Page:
The artist’s wet-on-wet painting technique really inspired me because he demonstrated several “new” things I hadn’t ever tried with water paints, such as ~

  • If your paper is wet, the added wet paint flows out and spreads beautifully.  You can paint large areas this way without the dried ‘edges’ showing.
  • Wet paint of different colors can be blended together seamlessly on the paper.
  • Wet paint can be ‘lifted‘ off the paper with a clean wet brush if it is too dark or the wrong color effect.
  • Once dried (he uses a hairdryer) you can paint new water and/ or new paint over the dried paints and paint over them again and again, laying down new layers of color. This helps sharpen and deepen your painting.  You can keep re-painting, drying and then adding more detail and colors.  This is especially good when doing shadows or creating depth.
  • When you want to add deep color and fine details, you can paint denser paint on dry paper or dry paint.

We set up our own little rusty cup with a (struggling little) fern and painted our own rusty cups using these new wet-on-wet paint techniques.

We used ~

  1. 300gsm water-color paper
  2. water paints (We used water paints in tubes which have the ‘proper’ color names used by professional artists.  May I suggest that it is worth investing in quality products for art and train your children to work with them correctly and carefully.  We always share our art materials and they have lasted for years!)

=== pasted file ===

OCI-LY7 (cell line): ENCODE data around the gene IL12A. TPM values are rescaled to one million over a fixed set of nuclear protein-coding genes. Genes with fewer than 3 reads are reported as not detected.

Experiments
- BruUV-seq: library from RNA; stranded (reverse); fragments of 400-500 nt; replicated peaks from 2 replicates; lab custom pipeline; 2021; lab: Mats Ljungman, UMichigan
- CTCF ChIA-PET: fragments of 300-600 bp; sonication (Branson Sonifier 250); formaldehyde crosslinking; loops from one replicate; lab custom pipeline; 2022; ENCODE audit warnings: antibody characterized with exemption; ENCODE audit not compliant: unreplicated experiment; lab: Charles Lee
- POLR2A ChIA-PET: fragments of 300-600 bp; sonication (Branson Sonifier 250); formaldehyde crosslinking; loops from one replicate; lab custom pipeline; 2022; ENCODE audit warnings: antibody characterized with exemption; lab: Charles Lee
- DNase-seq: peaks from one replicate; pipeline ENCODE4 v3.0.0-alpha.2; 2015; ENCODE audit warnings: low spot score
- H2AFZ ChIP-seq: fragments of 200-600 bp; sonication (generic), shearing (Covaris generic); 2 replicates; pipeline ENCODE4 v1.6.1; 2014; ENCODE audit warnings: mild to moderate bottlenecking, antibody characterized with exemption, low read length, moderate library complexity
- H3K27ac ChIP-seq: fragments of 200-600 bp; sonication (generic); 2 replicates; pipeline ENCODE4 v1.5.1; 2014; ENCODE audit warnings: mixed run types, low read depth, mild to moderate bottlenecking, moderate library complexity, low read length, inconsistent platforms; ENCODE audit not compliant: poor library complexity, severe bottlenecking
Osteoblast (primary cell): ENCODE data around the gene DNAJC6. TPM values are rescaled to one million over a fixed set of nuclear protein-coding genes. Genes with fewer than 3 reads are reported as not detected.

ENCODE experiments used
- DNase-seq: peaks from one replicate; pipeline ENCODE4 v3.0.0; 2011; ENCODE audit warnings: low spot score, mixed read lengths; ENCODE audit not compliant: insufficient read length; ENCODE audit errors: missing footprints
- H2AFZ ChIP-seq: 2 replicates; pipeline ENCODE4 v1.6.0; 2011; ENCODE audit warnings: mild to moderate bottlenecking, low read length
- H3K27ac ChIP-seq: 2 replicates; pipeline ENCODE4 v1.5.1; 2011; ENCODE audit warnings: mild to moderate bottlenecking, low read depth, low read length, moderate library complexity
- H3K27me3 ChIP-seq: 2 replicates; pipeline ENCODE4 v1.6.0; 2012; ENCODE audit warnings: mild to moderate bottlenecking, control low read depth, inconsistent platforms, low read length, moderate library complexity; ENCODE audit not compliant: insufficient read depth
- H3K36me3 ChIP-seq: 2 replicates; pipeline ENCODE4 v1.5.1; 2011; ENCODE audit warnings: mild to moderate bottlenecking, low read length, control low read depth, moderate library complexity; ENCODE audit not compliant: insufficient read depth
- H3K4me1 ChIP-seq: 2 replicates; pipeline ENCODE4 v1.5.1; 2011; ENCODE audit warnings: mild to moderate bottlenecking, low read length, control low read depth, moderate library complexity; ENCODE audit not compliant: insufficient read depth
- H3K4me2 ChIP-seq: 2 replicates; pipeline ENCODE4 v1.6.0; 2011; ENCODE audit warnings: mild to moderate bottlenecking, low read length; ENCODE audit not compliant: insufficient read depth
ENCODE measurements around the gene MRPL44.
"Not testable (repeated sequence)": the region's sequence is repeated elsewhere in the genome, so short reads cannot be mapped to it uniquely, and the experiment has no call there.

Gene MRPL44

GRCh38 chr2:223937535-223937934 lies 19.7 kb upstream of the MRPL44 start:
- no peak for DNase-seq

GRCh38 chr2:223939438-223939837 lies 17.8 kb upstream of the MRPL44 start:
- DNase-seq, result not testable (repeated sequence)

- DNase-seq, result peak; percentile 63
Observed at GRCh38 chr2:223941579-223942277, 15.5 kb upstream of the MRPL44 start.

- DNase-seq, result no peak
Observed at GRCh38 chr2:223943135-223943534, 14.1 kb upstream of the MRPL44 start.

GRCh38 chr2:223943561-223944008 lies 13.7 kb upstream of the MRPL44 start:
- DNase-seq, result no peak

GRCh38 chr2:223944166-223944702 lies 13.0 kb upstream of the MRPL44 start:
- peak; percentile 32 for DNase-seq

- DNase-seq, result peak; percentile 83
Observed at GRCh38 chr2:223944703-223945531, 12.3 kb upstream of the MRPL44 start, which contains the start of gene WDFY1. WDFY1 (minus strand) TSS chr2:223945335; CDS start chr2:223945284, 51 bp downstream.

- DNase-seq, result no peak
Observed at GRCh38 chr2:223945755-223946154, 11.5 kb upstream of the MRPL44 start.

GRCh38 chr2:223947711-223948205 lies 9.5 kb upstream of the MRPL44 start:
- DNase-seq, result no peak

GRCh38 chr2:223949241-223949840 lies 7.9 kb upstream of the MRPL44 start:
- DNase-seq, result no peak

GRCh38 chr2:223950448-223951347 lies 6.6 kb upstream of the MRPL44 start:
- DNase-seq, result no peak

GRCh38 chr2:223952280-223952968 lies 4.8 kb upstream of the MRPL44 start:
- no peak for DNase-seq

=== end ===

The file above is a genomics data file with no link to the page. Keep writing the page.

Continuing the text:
3. Quality paint brushes.  (Again, see #2 and invest in good brushes!)
  4. Boards and masking tape.  Tape your paper to the board to keep your sheet of paper flat.
  5. Hair dryer.  (Use a low air speed so that you don’t blow your wet paint around on your painting.)
  6. Jars of clean water and clean cloths or tissues to clean off brushes and spills.

As a mom, the tutorial gave me the confidence to try my hand at the new wet-on-wet painting techniques while ‘helping’ and encouraging my kids with their discoveries.  We all thoroughly enjoyed our art lesson!

Art rusty cup

Miss.L12 (She used a sponge with water to wet the large background areas)

Art rusty cup1

My rusty cup

You can find the “Watercolor demo painting a rusty jug” tutorials here on YouTube ~

Give this lesson a try!

Blessings,

Pastel Landscapes

This week we decided to do a pastel landscape.  Using my old, old art book Painting the Four Seasons by Carl Stricker that I bought at a 2nd bookshop years ago, we selected 2 landscapes.

Miss. T18 and I did this lovely rural farm scene:

Art landscapes Art landscapes1

And Miss.K14 chose the stormy, rainy landscape.Art landscapes2

We all loved using our chalk pastels.  Despite “loosing” colour or details now and then as we worked, and having to layer the colours back over again, we all thoroughly enjoyed our art lesson …